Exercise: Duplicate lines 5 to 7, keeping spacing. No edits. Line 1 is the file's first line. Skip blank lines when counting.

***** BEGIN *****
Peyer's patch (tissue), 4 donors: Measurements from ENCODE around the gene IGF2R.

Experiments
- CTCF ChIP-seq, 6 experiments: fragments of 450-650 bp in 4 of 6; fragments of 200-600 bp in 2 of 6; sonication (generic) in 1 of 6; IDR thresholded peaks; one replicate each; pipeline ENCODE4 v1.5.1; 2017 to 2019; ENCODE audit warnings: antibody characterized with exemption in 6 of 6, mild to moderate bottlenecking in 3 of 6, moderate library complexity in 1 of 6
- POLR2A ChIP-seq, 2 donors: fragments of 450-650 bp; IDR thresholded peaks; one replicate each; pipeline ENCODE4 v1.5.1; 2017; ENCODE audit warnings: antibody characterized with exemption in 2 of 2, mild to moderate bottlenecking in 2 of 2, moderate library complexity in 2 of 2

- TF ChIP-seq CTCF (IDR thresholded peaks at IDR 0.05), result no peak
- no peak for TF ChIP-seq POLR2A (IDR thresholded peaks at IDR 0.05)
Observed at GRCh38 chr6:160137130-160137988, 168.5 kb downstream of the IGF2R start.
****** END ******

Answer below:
- TF ChIP-seq CTCF (IDR thresholded peaks at IDR 0.05), result no peak
- no peak for TF ChIP-seq POLR2A (IDR thresholded peaks at IDR 0.05)
Observed at GRCh38 chr6:160137130-160137988, 168.5 kb downstream of the IGF2R start.